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Pulgas Ridge Information

This 366-acre site has trails for hiking and dog walking, including a 17.5 acre off-leash area. Enjoy expansive view of the Bay and surrounding hillsides.

Watch for:

In early spring, look for wildflowers such as Indian warrior, hound's tongue, mule's ears and milkmaids.

Hiking Details for Hassler Loop at Pulgas Ridge

Distance: 1.5 mile round trip

Elevation change: 300 ft

Hiking time: 45 minutes

Trail surface: mixed

Best Season: All year

Managing agency: Midpeninsula Regional Open Space

Parking lot location: Click here for directions

Overview: A short distance from Highway 280, this preserve is a very convenient place to access and has become quite popular, especially on the weekends. If you plan to visit on a weekend, we recommend you get there as early as you can to enjoy quieter trails and an easier parking experience.

One of our staff’s favorite dog-friendly hikes in this preserves starts at the parking lot on Edmonds Rd, which connects to the Blue Oak Trail and the Hassler Loop Trail. Turn left and follow the loop trail around until you return to the junction with the Blue Oak Trail, which you can take back to the parking lot. Dogs can roam off-leash within the posted area but please make sure to remove all dog waste and have your dog under voice control at all time.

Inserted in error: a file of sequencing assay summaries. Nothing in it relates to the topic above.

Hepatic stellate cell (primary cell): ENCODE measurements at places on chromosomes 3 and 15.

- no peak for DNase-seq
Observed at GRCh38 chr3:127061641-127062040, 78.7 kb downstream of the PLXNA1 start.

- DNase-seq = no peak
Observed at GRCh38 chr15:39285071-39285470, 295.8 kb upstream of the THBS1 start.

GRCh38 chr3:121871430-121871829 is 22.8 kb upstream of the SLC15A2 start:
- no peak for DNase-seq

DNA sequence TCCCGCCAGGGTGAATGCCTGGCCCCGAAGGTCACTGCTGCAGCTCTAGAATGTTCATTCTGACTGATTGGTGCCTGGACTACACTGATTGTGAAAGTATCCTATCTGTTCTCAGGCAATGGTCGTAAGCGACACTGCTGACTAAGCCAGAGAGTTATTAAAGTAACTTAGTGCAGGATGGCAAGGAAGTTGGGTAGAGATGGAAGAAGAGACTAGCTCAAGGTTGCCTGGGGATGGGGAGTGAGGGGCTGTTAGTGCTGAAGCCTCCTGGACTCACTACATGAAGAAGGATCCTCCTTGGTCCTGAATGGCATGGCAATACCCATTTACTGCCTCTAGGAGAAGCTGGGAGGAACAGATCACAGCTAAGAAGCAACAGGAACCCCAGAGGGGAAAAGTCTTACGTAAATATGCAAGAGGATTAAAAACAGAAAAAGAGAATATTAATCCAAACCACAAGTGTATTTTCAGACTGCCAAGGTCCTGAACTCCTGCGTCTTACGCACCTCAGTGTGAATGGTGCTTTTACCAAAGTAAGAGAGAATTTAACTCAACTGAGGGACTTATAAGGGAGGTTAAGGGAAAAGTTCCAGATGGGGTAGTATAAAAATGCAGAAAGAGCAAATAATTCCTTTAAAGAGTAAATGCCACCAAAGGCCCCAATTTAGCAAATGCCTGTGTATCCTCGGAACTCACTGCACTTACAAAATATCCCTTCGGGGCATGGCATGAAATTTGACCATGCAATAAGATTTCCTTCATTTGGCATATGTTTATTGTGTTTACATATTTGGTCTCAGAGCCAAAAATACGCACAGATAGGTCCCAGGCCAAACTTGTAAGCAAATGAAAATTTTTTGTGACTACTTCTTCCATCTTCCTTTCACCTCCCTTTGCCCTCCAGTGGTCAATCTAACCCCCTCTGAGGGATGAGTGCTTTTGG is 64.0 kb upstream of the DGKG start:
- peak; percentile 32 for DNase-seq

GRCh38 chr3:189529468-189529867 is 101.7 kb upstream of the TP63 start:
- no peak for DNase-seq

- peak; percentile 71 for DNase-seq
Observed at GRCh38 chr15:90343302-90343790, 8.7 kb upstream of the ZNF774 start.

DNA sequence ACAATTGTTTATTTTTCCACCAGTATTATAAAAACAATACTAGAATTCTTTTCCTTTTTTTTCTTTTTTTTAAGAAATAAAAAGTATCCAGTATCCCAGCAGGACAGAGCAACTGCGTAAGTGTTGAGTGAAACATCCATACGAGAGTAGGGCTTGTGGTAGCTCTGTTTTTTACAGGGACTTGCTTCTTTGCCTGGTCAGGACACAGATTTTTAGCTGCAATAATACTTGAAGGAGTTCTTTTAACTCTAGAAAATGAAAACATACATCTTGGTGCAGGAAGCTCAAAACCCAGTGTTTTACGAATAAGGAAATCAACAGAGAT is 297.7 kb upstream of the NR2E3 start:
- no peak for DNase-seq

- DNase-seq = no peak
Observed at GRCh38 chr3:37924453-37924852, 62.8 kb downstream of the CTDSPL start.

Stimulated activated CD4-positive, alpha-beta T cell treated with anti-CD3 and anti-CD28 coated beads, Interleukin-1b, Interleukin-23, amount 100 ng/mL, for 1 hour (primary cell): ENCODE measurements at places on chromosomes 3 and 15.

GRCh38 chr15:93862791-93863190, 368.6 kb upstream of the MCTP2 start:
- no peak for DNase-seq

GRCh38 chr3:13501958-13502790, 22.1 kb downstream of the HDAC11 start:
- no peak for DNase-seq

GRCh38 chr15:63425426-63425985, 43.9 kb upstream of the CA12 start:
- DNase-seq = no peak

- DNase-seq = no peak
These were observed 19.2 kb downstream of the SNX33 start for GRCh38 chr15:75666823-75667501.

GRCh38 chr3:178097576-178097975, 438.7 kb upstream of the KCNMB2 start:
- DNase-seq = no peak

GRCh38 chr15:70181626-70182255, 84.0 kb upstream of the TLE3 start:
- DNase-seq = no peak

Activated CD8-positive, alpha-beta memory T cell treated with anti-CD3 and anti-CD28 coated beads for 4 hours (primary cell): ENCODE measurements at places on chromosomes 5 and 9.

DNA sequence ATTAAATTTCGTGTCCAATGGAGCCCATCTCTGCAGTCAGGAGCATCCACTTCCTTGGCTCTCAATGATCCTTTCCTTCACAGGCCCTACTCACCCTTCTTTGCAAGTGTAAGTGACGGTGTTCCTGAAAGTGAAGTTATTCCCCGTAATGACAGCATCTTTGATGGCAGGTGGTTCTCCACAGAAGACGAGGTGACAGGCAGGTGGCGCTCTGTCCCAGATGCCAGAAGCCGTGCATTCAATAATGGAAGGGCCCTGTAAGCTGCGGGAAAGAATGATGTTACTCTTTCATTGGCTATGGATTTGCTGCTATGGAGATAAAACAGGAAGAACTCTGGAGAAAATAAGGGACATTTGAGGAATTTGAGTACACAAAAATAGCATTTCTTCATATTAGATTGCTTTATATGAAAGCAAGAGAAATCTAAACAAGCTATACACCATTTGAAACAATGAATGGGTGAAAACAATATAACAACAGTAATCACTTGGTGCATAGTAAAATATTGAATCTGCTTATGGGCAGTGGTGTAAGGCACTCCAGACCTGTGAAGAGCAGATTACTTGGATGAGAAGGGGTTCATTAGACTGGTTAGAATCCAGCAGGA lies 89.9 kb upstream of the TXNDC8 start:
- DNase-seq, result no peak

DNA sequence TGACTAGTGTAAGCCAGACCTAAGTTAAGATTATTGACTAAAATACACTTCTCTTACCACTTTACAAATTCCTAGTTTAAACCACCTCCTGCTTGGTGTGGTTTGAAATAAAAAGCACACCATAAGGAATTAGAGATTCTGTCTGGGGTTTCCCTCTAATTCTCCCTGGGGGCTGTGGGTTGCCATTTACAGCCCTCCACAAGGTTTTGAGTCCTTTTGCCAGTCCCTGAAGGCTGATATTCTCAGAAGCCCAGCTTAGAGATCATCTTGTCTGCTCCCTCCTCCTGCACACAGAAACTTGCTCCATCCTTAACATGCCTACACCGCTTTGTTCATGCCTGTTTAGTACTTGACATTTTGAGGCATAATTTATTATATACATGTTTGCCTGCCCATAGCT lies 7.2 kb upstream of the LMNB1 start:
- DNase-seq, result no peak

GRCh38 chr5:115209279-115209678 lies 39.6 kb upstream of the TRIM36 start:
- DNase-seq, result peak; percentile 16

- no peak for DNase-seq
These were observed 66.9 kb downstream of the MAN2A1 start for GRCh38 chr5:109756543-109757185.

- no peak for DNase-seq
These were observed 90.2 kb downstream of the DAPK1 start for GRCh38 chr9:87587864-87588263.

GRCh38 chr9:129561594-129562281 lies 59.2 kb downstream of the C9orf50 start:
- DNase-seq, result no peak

This preserve is particularly beautiful in the spring when the wildflowers bloom. April is typically the best month to visit though it depends on the year and how much it’s been raining. That said, it’s a spectacular place to visit any time of year.

Directions to Pulgas Ridge

From Highway 280, take the Edgewood Rd. Exit heading east. Turn left onto Crestview Dr., and then left onto Edmonds Rd. The parking lot will be on your right.

More About Pulgas Ridge

The six miles of trails in Pulgas Ridge Open Space Preserve offer a mix of cool canyons and lofty views. The area was once the site of the Hassler Health Home, a tuberculosis sanitarium owned by the City of San Francisco. In 1983, the area was purchased by the Midpeninsula Open Space District. The sanitarium was demolished in 1985 to return the land to open space, however visitors can still find the remains of buildings, including rock retaining walls and steps.

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